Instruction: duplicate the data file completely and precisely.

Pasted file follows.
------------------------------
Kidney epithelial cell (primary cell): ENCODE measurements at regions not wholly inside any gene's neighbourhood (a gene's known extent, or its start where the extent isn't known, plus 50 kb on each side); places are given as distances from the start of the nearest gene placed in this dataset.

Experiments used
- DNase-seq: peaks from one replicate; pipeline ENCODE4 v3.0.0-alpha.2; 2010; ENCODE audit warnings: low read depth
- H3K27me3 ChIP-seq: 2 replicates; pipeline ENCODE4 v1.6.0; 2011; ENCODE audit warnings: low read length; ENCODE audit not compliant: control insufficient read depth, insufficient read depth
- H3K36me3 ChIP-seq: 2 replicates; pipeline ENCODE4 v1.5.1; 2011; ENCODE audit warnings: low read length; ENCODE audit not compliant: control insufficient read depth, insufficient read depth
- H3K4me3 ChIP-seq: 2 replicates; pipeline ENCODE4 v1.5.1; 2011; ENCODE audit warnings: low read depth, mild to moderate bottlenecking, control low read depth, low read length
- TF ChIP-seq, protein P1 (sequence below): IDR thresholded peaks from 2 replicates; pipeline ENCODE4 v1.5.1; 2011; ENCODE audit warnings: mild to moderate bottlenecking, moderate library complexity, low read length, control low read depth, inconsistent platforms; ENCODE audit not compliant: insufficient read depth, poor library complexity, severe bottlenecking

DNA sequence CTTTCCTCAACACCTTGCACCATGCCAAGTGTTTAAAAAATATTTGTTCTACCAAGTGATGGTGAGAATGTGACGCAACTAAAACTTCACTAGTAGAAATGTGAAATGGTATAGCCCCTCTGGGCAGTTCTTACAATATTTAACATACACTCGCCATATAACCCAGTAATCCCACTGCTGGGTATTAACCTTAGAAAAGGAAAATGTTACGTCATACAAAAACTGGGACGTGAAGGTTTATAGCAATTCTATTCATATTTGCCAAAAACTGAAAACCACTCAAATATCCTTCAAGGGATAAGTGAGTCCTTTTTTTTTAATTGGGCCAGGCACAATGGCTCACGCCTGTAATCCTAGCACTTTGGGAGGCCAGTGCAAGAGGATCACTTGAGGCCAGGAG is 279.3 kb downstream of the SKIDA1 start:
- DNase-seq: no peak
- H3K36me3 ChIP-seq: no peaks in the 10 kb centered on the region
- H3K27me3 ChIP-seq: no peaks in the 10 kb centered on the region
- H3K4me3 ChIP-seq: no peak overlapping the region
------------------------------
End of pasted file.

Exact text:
Kidney epithelial cell (primary cell): ENCODE measurements at regions not wholly inside any gene's neighbourhood (a gene's known extent, or its start where the extent isn't known, plus 50 kb on each side); places are given as distances from the start of the nearest gene placed in this dataset.

Experiments used
- DNase-seq: peaks from one replicate; pipeline ENCODE4 v3.0.0-alpha.2; 2010; ENCODE audit warnings: low read depth
- H3K27me3 ChIP-seq: 2 replicates; pipeline ENCODE4 v1.6.0; 2011; ENCODE audit warnings: low read length; ENCODE audit not compliant: control insufficient read depth, insufficient read depth
- H3K36me3 ChIP-seq: 2 replicates; pipeline ENCODE4 v1.5.1; 2011; ENCODE audit warnings: low read length; ENCODE audit not compliant: control insufficient read depth, insufficient read depth
- H3K4me3 ChIP-seq: 2 replicates; pipeline ENCODE4 v1.5.1; 2011; ENCODE audit warnings: low read depth, mild to moderate bottlenecking, control low read depth, low read length
- TF ChIP-seq, protein P1 (sequence below): IDR thresholded peaks from 2 replicates; pipeline ENCODE4 v1.5.1; 2011; ENCODE audit warnings: mild to moderate bottlenecking, moderate library complexity, low read length, control low read depth, inconsistent platforms; ENCODE audit not compliant: insufficient read depth, poor library complexity, severe bottlenecking

DNA sequence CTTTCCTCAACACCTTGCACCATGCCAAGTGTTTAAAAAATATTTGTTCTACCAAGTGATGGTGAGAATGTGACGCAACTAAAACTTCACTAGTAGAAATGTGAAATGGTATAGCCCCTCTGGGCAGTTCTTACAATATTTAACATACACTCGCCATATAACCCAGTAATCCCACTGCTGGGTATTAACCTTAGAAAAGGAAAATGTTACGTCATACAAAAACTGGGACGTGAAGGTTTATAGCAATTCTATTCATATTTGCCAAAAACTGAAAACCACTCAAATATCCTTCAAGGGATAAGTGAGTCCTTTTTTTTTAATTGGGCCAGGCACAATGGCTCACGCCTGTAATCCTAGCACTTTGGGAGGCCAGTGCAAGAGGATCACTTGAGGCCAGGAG is 279.3 kb downstream of the SKIDA1 start:
- DNase-seq: no peak
- H3K36me3 ChIP-seq: no peaks in the 10 kb centered on the region
- H3K27me3 ChIP-seq: no peaks in the 10 kb centered on the region
- H3K4me3 ChIP-seq: no peak overlapping the region